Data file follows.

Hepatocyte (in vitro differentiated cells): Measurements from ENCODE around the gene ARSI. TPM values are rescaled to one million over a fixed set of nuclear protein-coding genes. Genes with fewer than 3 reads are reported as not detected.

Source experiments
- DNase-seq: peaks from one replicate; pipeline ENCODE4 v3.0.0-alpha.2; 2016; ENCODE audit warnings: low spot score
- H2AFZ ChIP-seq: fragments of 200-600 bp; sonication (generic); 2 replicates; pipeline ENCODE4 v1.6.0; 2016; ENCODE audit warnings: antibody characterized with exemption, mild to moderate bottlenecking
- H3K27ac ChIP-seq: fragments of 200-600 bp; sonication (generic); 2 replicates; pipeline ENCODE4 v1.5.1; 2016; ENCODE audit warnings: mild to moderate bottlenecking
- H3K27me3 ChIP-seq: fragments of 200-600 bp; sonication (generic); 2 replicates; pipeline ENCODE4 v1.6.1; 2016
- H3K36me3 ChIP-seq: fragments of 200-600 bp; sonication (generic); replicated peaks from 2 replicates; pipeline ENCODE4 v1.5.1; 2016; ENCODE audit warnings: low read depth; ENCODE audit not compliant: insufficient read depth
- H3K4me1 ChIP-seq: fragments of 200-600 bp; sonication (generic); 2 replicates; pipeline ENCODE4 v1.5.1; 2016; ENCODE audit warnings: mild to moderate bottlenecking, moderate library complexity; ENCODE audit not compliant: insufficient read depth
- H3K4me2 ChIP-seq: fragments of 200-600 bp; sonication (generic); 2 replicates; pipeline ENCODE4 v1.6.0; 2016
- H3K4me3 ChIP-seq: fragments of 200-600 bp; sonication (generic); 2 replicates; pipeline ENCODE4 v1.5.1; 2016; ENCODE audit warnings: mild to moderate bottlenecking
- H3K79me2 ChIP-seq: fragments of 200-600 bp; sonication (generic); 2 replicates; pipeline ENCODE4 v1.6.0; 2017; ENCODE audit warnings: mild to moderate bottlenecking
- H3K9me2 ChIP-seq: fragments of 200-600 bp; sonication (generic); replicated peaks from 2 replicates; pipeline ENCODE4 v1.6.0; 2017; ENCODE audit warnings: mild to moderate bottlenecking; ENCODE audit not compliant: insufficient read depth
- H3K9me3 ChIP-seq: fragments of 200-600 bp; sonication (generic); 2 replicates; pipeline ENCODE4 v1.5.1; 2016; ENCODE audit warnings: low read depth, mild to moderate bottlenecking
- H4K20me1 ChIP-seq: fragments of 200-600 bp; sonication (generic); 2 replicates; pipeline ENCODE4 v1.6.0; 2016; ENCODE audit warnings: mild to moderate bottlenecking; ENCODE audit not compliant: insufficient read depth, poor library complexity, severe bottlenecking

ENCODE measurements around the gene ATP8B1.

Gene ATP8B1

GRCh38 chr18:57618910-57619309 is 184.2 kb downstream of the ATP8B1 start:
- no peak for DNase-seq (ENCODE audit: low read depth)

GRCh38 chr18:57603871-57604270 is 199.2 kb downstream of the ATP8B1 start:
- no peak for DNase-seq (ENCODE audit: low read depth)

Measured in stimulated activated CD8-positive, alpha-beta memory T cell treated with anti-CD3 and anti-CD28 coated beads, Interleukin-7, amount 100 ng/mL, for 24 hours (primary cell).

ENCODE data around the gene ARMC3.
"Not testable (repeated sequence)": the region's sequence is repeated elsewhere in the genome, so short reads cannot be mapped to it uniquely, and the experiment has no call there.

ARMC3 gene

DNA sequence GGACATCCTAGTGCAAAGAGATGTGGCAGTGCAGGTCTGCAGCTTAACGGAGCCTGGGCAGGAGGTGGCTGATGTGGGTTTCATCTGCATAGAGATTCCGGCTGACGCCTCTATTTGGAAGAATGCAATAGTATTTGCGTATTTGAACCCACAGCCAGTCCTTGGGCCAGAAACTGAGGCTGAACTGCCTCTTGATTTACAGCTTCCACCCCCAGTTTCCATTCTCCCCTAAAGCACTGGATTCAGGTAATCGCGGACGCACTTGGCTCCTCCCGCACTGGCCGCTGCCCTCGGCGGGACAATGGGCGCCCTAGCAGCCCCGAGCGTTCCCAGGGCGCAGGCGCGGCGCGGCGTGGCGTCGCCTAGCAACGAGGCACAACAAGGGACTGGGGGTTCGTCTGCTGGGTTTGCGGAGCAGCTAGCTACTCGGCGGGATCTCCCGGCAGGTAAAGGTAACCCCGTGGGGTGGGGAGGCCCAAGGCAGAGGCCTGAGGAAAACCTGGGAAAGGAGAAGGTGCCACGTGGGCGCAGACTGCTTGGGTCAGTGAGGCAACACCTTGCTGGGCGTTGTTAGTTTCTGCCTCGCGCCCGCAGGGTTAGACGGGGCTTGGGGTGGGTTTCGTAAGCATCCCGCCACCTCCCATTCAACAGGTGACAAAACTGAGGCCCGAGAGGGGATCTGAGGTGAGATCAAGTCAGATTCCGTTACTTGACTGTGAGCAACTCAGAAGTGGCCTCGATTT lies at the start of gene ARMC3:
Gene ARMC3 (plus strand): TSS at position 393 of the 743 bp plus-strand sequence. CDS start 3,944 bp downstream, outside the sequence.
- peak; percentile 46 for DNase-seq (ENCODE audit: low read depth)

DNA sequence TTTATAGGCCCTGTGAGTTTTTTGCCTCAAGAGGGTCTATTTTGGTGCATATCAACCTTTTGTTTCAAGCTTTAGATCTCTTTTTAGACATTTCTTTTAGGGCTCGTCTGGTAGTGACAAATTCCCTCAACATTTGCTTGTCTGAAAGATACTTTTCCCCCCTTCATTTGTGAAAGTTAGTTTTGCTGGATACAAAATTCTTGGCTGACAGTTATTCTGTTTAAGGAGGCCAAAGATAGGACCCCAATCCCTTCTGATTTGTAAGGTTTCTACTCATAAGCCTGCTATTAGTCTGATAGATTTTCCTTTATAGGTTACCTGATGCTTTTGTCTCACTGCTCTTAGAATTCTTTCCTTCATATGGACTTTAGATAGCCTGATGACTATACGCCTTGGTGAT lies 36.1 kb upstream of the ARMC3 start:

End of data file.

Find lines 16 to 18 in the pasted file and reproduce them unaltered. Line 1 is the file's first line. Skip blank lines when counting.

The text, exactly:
Gene ATP8B1

GRCh38 chr18:57618910-57619309 is 184.2 kb downstream of the ATP8B1 start:
- no peak for DNase-seq (ENCODE audit: low read depth)